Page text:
(Querist) 01 March 2008
This query is : Resolved
Sir, we have appointed two additional director in the Board of one of our company. Due to some disputes , the accounts were not finalized and as a result no AGM could be held till date. So in such a situation, the office of additional director in the company get automatically disolved as on the due date of AGM ? Can the additinal director be regualrised in EOGM to be duly conveyed in absence of AGM? Whether FOrm 32 has to be again file if Additional Director is to be regualrised in the Private Company?
(Expert) 04 March 2008
An Additional director appointed by the board in terms of Section 260 of the Companies Act, 1956 (the Act) holds office "up to the date of the next annual general meeting of the company." The use of the words `up to' has created avoidable confusion. The Department's views, vide its letter dated February 5, 1963, is as follows:
"The Department is advised that under Section 260 an additional director appointed by the board of directors of a company ceases to hold office as additional director immediately before the commencement of the next annual general meeting of the company as contemplated by Section 260 and in any event he cannot continue in office after the expiry of the statutory period laid down in Section 166 for holding an annual general meeting of the company."
While coming to this view, the Department has also set store by the contrasting language of Section 224 in the context of tenure of auditor. According to Section 224, an auditor appointed at an AGM holds office "from the conclusion of that meeting until the conclusion of the next annual general meeting."
The learned author Ramiah, in his celebrated work Guide to the Companies Act, has questioned this view of the Department. According to him, if the directors retiring by rotation can continue till the AGM is over, why can't the additional directors.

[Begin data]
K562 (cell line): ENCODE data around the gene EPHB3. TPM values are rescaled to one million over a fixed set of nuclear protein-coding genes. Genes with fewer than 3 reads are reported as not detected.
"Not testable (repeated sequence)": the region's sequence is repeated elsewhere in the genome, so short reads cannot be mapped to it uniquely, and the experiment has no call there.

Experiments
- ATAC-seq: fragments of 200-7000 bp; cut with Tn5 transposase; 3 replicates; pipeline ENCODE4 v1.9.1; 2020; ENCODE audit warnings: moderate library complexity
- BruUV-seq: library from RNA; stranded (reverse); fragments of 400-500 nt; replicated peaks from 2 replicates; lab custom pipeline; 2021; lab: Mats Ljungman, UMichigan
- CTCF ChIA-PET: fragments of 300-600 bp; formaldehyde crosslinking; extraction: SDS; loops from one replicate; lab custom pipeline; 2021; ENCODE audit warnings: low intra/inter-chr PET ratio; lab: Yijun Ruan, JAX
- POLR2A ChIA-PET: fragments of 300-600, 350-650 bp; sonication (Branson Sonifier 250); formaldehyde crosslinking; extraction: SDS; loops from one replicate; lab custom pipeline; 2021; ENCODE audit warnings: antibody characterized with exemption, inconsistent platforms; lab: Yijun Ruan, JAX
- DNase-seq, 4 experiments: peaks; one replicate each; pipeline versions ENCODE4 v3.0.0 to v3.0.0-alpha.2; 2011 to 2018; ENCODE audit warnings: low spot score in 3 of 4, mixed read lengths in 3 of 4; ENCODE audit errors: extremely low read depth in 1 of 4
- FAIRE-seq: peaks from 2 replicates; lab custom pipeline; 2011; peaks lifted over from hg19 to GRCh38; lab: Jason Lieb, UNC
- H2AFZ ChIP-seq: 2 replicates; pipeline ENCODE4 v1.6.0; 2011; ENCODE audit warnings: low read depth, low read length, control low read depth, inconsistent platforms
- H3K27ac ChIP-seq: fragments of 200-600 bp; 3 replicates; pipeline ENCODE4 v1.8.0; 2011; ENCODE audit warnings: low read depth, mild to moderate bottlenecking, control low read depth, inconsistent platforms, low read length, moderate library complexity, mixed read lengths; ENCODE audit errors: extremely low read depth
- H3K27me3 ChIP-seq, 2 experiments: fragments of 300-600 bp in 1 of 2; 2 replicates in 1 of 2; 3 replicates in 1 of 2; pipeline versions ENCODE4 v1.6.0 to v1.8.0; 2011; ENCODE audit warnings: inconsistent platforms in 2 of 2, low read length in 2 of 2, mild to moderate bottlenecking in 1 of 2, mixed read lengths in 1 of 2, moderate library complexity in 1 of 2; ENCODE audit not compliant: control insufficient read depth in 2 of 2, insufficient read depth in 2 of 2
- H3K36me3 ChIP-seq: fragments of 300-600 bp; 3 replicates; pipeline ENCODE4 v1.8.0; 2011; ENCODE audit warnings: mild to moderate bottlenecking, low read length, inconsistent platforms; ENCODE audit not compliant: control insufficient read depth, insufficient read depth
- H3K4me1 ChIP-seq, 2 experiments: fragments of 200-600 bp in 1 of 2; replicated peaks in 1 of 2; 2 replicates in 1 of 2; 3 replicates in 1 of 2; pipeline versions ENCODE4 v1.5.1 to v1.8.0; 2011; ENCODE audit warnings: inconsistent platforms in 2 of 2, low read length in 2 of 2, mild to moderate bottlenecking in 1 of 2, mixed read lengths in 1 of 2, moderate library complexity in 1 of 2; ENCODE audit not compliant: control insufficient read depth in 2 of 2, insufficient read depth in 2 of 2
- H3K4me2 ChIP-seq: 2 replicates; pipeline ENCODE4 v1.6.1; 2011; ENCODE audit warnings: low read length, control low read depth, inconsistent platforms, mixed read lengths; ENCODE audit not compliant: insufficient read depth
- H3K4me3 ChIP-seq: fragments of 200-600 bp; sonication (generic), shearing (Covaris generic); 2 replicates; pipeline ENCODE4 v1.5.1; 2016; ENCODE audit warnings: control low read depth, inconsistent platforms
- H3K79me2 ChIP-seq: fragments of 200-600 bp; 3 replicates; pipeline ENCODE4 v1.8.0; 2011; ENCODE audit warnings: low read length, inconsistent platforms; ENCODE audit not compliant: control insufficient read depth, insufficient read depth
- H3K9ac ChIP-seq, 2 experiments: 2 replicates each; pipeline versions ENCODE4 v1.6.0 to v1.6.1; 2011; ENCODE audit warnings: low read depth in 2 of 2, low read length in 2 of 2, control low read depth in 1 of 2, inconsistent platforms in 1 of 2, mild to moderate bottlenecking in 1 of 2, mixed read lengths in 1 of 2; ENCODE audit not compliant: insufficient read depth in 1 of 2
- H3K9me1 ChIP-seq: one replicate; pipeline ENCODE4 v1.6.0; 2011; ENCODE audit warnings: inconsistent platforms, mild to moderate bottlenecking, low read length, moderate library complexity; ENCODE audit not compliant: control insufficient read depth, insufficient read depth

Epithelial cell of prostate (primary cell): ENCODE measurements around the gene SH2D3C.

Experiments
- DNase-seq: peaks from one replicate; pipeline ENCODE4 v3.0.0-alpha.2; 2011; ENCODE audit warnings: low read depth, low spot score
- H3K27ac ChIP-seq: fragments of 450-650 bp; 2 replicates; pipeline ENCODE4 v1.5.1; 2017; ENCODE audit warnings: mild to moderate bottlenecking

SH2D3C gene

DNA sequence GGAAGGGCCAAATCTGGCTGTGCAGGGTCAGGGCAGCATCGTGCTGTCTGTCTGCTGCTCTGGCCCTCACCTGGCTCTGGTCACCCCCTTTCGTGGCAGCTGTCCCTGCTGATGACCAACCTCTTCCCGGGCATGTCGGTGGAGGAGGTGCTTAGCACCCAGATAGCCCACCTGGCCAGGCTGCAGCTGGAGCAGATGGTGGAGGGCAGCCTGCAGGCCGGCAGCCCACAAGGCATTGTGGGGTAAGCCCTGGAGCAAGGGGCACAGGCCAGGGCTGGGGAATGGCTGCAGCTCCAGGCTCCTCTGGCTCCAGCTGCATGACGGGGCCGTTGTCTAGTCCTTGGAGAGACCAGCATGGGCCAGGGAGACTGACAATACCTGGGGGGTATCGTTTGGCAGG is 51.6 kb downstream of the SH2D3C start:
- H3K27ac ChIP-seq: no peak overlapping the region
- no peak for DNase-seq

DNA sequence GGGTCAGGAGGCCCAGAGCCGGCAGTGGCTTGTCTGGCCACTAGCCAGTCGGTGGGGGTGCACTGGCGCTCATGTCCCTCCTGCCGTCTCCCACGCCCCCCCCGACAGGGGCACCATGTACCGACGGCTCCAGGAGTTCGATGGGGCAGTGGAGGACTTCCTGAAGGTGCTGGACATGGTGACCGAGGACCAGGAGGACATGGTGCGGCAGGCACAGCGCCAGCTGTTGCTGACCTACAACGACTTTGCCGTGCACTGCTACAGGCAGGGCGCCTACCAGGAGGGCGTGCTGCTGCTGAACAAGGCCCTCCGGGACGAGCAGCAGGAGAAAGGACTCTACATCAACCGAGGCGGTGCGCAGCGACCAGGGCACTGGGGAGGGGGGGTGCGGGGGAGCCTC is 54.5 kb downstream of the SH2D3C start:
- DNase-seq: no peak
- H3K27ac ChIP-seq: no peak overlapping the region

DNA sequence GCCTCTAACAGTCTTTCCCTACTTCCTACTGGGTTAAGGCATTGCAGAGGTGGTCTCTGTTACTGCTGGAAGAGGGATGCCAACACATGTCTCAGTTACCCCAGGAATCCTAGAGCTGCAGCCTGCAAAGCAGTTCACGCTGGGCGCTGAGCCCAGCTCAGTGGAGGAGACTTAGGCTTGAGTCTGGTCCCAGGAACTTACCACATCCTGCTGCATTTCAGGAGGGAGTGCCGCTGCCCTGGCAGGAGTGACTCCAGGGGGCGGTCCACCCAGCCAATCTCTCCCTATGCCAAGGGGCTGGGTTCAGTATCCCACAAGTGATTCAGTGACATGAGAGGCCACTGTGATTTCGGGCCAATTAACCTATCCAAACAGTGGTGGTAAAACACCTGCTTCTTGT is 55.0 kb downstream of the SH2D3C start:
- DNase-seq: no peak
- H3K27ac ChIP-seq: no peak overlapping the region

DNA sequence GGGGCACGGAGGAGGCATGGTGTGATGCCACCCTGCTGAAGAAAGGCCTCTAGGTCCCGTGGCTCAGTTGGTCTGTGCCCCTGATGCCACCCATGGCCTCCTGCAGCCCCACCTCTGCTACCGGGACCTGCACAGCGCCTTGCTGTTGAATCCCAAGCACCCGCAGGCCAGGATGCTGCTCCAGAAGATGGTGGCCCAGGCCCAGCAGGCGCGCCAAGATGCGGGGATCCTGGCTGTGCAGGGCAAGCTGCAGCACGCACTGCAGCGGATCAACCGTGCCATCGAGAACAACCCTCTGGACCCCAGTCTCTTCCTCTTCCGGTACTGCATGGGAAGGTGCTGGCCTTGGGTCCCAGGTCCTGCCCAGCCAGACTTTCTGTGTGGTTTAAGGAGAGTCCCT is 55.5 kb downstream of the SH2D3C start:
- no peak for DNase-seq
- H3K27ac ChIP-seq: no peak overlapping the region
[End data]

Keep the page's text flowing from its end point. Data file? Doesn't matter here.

But then Section 256, dealing, inter alia, with this issue in the context of the retiring directors, is not happily worded either.
It is as ambiguous as Section 260 in this regard. It says, "at every ... annual general meeting one-third of the directors for the time being as are liable to retire by rotation ... shall retire from office."
This again begs the question: At which precise point of time?
The problem is not merely relating to semantics. The clarity with which Section 224 in the context of auditors deals with the issue is to be devoutly wished in the context of directors as well. For, there can be a void otherwise. For example, the strength of the board may be just three — the statutory minimum for a public company — including an additional director. If he has to step down before the meeting, as opined by the Department, there would be a vacuum in the board should the meeting be adjourned.
There is another issue. There is a string of judgments holding the view that a director retiring by rotation as well as an additional director cannot prolong his term in office by postponing the annual general meeting beyond the last date by which it should have been held (B. R. Kundra vs Motion Pictures Association — 1976 46 Com Cases 339).
According to Section 166, two successive annual general meetings cannot be separated in time by more than 15 months. But the Registrar may, for any special reason, extend this time limit by a period not exceeding three months.
The moot question is: Can the retiring director and additional director continue in office till the date extended by the Registrar or have they to hang their boots immediately on the expiry of 15 months from the last AGM?
This issue is not merely pedantic. Because the acts of the directors done during the interregnum between the 15-month deadline and the extended period can be assailed if it is proved that but for the presence and support of the retiring and additional directors, the resolutions passed by the board during this period would not have been through? Section 290 only saves acts of directors from being assailed on grounds of, among other things, invalid appointment, if such invalidity, for example, is discovered afterwards.
It does not save acts done by a director whose term of office has expired but continues to act (Karnal Distillery Co vs Ladli Prashad — AIR 1960 Punj 655).